Besides highly recommending it as a good read, it also informed me that I approach writing in pretty much the same way that he does. I write from an idea, rather than a plot and then see where the characters take me. It isn't the only way to do things and to date I wouldn't say this has exactly worked out for me. But knowing that it could work is really important. It helps me hope that when I lock myself away to write, I'm going down a path that can lead to something great (even if there is only a 0.00001% chance of that).

J K Rowling:

I don't think of her as a great writer, perhaps not even a good one in a technical sense. But what she I draw from the Harry Potter books is that you can worry all day about grammar, or deep characters or coherent plot devices. All those things are certainly nice. However none of them is as important as being creative and just telling a ripping good story. I get more out of running through those books then slogging through any number of more complicated fantasy novels. I get what I get out of them through sheer enjoyment and that should never be discounted.

I hope too that my work can be enjoyed even if it doesn't come close to matching up against the literary gods. A great story is just that, great and I want to keep striving to find one inside me to tell.

Stephen Donaldson:

Taking the opposite approach is old Stephen Donaldson. Nowhere near as famous as the previous two, I know him best as the author of the Thomas Covenant series of books.
In a direct contrast to something like Harry Potter these books are long, complicated and filled with boring or unlikeable characters. There are long stretches of time when nothing of importance happens for chapter after chapter. The plot gets lost amidst a confused message and I never quite wrapped my head around the unnecessarily obtuse language.

I really didn't enjoy reading his books at all. But yet? I still love them and often want to read them again. Why? God knows really, but somehow it just works for me. The inspiration then is that no matter how hard it is to dig into a novel that I write, I'm hoping somebody will be able to take the effort to get in there. Even if they don't? They might somehow still enjoy the journey anyway.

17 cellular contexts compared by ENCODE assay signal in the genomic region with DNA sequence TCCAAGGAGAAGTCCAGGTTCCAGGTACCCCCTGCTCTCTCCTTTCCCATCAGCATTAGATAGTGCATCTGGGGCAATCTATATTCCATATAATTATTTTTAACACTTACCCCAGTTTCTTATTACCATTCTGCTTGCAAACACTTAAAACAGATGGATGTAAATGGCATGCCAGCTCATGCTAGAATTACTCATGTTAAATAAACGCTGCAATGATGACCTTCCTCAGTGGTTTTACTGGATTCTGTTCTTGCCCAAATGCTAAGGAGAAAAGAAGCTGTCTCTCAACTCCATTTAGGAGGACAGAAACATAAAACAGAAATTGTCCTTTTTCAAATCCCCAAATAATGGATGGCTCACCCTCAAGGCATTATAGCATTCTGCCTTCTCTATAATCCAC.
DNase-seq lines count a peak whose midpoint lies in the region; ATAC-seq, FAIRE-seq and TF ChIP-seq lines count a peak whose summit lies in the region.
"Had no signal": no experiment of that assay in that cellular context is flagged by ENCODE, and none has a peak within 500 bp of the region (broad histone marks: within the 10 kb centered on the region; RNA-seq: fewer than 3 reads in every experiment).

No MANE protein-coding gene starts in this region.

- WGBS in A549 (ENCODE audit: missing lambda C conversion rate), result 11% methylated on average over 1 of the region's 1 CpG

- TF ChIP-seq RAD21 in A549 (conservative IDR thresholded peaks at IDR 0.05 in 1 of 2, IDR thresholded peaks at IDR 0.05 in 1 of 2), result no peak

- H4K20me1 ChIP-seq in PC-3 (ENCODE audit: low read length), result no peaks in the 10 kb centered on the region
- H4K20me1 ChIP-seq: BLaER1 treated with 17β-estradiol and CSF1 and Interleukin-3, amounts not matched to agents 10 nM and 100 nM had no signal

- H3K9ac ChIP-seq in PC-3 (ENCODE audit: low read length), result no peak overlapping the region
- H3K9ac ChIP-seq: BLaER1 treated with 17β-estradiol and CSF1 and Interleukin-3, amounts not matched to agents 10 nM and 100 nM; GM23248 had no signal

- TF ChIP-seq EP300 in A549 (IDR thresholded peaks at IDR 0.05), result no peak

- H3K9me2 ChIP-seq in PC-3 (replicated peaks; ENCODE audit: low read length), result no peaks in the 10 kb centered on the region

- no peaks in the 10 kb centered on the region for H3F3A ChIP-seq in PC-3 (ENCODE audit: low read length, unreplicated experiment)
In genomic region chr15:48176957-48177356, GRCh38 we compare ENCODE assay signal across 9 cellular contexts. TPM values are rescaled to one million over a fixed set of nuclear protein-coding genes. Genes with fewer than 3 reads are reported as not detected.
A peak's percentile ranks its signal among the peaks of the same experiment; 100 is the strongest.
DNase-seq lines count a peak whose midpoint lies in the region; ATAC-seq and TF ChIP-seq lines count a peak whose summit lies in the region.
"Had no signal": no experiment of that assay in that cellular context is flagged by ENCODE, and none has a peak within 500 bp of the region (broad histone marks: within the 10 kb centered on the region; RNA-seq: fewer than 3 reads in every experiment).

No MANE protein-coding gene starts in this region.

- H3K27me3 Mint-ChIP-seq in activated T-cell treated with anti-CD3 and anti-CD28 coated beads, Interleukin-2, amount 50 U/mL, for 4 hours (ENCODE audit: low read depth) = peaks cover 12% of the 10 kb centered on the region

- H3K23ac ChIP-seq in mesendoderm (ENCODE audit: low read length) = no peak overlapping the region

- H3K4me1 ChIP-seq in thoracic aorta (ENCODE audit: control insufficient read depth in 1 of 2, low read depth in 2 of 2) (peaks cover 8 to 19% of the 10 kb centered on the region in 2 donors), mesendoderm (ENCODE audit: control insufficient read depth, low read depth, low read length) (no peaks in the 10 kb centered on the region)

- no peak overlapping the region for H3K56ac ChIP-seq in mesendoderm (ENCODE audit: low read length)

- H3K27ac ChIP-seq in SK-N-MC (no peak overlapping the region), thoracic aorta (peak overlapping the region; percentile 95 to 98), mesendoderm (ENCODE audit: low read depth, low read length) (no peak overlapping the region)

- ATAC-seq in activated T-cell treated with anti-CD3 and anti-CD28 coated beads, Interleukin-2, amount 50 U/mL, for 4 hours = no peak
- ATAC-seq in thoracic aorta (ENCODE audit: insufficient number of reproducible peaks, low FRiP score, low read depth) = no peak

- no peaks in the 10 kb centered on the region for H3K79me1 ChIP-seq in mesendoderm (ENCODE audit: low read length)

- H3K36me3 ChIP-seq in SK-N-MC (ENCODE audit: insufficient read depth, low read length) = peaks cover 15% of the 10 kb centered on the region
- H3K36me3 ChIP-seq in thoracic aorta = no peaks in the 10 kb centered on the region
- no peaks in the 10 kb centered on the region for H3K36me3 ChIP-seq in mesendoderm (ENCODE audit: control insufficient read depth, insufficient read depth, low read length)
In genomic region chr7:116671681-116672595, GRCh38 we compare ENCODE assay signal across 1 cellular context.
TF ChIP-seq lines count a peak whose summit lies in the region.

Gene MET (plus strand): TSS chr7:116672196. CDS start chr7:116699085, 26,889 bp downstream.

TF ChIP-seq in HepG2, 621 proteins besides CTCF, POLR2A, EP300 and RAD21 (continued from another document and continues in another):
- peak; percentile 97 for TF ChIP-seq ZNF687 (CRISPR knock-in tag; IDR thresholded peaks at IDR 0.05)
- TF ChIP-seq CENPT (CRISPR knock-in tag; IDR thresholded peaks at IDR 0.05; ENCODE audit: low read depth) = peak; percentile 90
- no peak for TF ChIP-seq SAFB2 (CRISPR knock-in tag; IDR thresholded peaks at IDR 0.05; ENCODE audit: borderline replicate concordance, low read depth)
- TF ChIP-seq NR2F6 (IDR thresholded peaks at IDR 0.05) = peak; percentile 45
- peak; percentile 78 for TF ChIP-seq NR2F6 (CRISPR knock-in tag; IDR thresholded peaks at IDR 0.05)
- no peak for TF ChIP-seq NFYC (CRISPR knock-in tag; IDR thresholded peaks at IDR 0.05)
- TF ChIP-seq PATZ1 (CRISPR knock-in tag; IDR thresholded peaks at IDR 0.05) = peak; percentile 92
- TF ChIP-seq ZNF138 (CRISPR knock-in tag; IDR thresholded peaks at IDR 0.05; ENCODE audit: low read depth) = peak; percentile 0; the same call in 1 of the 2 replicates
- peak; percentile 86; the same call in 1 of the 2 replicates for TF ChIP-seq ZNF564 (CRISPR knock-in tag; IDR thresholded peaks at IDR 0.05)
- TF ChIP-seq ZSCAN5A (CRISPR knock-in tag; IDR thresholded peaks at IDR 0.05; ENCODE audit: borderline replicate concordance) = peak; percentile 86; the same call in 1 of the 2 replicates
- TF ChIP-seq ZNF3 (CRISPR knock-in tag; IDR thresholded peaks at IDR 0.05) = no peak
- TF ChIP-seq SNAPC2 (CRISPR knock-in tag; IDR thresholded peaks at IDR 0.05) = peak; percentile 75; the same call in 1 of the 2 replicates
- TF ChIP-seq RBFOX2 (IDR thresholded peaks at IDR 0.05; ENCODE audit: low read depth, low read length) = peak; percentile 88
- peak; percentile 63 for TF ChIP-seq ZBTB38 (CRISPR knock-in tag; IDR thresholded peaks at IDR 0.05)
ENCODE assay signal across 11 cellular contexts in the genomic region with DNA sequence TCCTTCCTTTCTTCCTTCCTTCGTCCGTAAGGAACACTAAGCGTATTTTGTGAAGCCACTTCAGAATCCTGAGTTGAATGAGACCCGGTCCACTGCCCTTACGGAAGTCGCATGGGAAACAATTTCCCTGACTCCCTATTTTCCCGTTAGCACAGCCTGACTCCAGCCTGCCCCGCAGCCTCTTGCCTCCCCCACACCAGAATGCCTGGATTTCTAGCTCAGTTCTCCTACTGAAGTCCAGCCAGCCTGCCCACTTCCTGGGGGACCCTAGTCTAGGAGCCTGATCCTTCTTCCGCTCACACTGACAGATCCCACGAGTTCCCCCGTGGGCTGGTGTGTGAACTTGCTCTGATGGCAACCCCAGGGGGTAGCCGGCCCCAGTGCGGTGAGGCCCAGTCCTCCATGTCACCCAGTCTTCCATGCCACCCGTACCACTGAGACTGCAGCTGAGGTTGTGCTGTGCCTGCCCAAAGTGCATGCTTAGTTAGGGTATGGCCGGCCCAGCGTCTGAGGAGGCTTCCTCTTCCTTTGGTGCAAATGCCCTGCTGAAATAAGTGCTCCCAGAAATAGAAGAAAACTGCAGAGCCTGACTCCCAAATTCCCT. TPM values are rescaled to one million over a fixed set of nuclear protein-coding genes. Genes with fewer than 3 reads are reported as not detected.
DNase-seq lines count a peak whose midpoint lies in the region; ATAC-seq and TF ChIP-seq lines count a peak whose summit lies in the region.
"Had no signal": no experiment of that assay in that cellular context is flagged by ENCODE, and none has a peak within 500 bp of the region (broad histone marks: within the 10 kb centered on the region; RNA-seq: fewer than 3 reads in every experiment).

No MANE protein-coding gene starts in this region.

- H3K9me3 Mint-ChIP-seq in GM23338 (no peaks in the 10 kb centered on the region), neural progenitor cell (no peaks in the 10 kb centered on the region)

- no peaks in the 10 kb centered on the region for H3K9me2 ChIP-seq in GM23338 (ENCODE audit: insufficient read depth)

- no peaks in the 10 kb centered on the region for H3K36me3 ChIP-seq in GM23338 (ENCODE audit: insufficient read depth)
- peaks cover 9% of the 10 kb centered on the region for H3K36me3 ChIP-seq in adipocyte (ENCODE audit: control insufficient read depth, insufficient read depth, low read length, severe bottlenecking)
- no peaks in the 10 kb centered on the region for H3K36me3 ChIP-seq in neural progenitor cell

When you're not writing, how do you spend your time?
It varies. My background is in software development, so creating video games is another passion of mine. If only I had the art skills!

Beyond that, I enjoy keeping myself fit and spending time with friends and family. It isn't an unusual existence, but that is often what I draw inspiration from.
What do you read for pleasure?
I will generally only read fantasy or science fiction novels, especially if they are a part of a series. Ironically these are just the types of books that I haven't attempted to write yet. Perhaps this is because I'm used to reading works of such a high quality, but more because I think my "voice" just doesn't suit the genre.

But I persist. One day...maybe.
How has Smashwords contributed to your success?
Quite simply, because it has made people read my novels. Whilst I have also published on services like Amazon, Smashwords purchases beats them out 10:1.

Why? No idea, but whatever they are doing seems to work!
Published 2013-08-29.
Smashwords Interviews are created by the profiled author, publisher or reader.

Books by This Author

Being Hamish
You set the price! Words: 60,940. Language: English. Published: July 17, 2013. Categories: Fiction » Young adult or teen » Adventure, Fiction » Young adult or teen » Drama
Hamish Jones had a problem. His problem was that being Hamish just wasn't getting the job done. What he needed was a grand plan, one simple idea that would turn his life around, get him the girl and let him achieve his dreams. When one day he found that idea, it was one that would take him and his friends on a grand adventure to face the truths not only about the world but the universe above.